Sustainable growth focus guide released
A revised framework to guide the sustainable development of New Zealand’s tourism industry has been released by Tourism Industry Aotearoa.
TIA Chief Executive Chris Roberts has unveiled the draft update of the industry’s growth framework, Tourism 2025 & Beyond, to an audience of 300 industry leaders and stakeholders at Tourism Summit Aotearoa, in Wellington.
“As an industry-led initiative with strong government backing, Tourism 2025 was incredibly successful in aligning our industry when it was released in 2014. But a lot has changed since then. In 2016, we recognised the rapidly evolving nature of our industry when we released Tourism 2025 – Two Years On. Moving forward another two years and there are yet more changes to acknowledge and respond to,” Mr Roberts says.
“Tourism is our largest export earner, a significant employer and is continuing to drive economic growth, presenting both challenges and opportunities for New Zealand communities. Our industry has a growing focus on sustainability in its broadest sense, including economic, environmental, host community and visitor sustainability. This was recognised with the release a year ago of the New Zealand Tourism Sustainability Commitment, which more than 600 tourism businesses have now signed up to.”
The industry is also increasingly recognising and adopting the Māori values of kaitiakitanga (guardianship), manaakitanga (hospitality) and whanaungatanga (working together).
These three values and the principles of the Tourism Sustainability Commitment have all been incorporated into Tourism 2025 & Beyond, which sets out the industry’s vision for ‘Growing a sustainable tourism industry that benefits New Zealanders’.
“We are seeking industry feedback on the draft Tourism 2025 & Beyond framework, with a view to releasing the final version in the first quarter of 2019, along with a set of actions to achieve our goals,” Mr Roberts says.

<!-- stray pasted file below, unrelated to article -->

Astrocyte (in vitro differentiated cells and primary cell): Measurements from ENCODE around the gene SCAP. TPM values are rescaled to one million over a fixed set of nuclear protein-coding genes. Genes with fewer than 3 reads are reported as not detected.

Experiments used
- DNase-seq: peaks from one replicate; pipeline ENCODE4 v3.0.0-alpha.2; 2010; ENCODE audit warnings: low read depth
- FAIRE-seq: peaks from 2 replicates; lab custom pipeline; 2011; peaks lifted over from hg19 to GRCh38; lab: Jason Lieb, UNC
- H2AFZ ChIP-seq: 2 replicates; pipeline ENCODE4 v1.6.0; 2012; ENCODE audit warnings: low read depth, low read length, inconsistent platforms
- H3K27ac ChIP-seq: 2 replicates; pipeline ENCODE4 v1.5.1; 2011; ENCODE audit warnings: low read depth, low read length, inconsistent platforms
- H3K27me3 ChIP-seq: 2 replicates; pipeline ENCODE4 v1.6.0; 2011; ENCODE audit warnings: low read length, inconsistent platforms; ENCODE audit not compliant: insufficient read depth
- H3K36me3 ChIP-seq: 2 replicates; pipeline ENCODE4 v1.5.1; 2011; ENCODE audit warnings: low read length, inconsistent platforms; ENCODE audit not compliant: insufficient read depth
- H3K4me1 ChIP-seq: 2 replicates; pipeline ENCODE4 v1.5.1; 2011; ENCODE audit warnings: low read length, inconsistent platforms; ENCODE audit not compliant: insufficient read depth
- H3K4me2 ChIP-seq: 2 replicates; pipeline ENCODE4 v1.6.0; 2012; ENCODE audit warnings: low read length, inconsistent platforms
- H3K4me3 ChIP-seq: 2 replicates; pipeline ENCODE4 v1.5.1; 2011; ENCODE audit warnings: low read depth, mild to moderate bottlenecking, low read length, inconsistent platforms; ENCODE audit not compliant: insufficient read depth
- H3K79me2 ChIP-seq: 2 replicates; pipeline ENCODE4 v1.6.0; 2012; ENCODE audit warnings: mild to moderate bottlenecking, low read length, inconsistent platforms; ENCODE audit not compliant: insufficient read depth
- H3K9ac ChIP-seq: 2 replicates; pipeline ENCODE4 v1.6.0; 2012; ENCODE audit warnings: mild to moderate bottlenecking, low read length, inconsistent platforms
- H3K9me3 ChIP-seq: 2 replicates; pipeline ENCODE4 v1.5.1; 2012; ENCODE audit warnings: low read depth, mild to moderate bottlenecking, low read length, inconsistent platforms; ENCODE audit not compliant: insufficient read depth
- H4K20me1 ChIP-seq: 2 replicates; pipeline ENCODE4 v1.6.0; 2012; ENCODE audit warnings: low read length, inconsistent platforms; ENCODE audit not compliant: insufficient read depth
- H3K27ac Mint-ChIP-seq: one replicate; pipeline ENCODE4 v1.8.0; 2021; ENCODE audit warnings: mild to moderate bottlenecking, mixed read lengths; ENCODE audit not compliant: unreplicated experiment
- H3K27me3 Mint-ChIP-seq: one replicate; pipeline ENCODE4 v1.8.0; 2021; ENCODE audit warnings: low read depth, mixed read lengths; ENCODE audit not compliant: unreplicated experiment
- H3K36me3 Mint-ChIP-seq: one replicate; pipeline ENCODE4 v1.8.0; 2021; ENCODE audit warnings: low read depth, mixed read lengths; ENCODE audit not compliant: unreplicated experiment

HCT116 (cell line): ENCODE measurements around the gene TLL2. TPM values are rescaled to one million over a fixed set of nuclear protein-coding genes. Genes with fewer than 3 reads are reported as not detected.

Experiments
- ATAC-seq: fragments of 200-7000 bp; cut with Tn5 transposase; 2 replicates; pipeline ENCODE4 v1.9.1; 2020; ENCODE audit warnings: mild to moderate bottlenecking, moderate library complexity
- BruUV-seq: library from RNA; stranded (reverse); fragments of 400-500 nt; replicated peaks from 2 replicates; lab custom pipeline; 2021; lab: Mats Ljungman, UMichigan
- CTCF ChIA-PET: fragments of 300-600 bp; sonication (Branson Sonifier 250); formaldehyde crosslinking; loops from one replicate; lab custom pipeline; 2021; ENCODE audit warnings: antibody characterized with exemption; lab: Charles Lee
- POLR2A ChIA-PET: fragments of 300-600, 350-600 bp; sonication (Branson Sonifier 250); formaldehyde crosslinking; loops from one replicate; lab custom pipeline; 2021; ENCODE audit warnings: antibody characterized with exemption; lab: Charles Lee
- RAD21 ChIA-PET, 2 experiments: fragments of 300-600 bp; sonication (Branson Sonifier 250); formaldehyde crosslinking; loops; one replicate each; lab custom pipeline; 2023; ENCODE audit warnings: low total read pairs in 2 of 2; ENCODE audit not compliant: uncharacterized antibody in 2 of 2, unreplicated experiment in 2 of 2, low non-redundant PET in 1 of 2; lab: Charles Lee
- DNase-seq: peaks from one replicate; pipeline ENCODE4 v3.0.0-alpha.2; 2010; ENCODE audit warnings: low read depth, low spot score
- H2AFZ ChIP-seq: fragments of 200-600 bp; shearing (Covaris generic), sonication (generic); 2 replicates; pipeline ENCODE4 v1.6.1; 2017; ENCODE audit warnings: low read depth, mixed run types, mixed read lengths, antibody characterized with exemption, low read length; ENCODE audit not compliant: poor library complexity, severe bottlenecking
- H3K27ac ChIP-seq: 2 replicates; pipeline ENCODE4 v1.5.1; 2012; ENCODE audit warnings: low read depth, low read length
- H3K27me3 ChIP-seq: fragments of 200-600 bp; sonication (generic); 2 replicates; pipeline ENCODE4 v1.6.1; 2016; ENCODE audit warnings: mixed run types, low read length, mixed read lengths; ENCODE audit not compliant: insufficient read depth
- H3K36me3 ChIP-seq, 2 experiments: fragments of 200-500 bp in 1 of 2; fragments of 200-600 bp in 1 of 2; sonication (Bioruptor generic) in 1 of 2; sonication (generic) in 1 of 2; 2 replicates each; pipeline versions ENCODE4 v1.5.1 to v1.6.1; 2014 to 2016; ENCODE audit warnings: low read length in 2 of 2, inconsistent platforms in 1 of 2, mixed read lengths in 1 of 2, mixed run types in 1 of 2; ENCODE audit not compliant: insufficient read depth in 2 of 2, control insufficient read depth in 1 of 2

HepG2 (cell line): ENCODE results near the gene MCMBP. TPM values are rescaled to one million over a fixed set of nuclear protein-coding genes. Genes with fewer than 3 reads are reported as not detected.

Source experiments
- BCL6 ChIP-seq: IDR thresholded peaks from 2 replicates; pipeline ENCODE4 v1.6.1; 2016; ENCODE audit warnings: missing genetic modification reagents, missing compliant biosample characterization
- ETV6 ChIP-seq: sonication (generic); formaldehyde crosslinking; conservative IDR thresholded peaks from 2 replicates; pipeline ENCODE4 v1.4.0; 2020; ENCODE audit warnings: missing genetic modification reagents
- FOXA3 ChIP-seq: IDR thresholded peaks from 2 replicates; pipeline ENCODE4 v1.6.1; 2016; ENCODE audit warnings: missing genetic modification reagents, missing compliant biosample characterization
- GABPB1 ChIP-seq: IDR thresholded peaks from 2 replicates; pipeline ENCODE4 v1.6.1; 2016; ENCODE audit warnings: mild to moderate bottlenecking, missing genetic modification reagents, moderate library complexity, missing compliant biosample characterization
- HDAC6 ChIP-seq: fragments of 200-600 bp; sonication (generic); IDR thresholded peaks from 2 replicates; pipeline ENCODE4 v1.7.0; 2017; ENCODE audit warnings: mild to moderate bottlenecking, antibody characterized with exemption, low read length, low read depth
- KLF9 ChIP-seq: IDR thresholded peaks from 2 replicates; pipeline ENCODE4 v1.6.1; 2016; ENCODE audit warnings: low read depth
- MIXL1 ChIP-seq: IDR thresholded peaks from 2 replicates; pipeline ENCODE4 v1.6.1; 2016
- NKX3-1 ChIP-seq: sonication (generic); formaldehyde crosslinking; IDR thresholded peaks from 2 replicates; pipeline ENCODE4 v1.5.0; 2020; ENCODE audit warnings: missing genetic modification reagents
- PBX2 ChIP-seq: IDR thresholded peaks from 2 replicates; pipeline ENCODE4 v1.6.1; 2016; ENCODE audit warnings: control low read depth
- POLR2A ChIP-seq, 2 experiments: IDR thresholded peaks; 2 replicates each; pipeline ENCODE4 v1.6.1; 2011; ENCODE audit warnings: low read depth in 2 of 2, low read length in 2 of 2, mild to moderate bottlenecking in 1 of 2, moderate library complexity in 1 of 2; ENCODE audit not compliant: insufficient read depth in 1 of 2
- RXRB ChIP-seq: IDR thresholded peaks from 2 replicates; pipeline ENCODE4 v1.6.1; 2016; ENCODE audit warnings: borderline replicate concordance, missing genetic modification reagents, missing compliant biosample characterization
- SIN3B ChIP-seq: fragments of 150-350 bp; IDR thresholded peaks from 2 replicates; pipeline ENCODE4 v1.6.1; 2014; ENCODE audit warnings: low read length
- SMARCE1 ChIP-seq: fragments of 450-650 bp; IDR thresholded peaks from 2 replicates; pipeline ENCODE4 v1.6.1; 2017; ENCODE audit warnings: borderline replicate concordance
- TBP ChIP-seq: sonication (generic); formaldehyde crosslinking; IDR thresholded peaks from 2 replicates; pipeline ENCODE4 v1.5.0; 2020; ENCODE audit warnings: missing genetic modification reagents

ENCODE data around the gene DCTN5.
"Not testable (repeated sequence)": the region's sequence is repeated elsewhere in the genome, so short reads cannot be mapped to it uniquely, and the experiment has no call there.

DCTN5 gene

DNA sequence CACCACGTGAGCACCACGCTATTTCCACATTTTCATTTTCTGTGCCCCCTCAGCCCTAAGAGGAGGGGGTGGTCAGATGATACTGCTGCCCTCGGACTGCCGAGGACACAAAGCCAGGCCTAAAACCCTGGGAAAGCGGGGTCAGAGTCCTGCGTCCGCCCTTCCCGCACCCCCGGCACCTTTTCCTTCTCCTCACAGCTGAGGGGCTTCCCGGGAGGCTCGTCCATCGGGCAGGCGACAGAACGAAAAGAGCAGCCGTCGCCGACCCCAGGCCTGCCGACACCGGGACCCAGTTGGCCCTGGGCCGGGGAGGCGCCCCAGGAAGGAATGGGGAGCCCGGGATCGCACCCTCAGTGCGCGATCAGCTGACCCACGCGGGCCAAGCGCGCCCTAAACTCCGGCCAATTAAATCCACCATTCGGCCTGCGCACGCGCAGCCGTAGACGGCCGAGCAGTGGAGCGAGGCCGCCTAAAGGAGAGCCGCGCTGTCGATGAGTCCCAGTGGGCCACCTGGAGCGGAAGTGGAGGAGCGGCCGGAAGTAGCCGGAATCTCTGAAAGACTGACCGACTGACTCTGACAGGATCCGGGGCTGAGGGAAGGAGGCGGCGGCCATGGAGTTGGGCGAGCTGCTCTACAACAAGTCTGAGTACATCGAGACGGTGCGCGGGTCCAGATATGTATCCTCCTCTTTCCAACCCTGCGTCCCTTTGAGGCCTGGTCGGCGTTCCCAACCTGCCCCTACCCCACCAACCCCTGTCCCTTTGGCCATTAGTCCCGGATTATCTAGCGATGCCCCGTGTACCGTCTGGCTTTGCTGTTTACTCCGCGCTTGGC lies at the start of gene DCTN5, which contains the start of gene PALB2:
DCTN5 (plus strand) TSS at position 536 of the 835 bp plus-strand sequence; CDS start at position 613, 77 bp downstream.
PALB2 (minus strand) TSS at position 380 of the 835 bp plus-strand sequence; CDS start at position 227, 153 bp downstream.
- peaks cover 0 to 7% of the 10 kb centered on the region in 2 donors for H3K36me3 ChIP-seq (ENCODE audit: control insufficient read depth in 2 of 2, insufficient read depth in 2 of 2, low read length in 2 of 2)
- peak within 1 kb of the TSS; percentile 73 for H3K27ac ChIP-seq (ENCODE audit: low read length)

“We are also working closely with the Government, which has just released its own draft Tourism Strategy, which is entirely consistent with the revised Tourism 2025 framework.
“Having an activated public sector working with the industry on the key issues facing tourism bodes well for the sustainable development of tourism in New Zealand.”
The Summit has also seen the release of the annual Tourism 2025 Scorecard, looking at progress towards the framework’s key priorities.
The Scorecard shows strong progress since 2014 against some of the Tourism2025 objectives. The value of visitors has grown significantly and at a fasterrate than visitor numbers. International and domestic air connectivity – the number of airline seats available – has grown. Visitor satisfaction has continued to be maintained at a very high level, with over 95% of international visitors having their expectations met or exceeded.
Two long-standing industry priorities have proved more difficult to make progress on, Mr Roberts says. Seasonality and regional dispersal – when visitors travel and where they go – remain challenging to influence.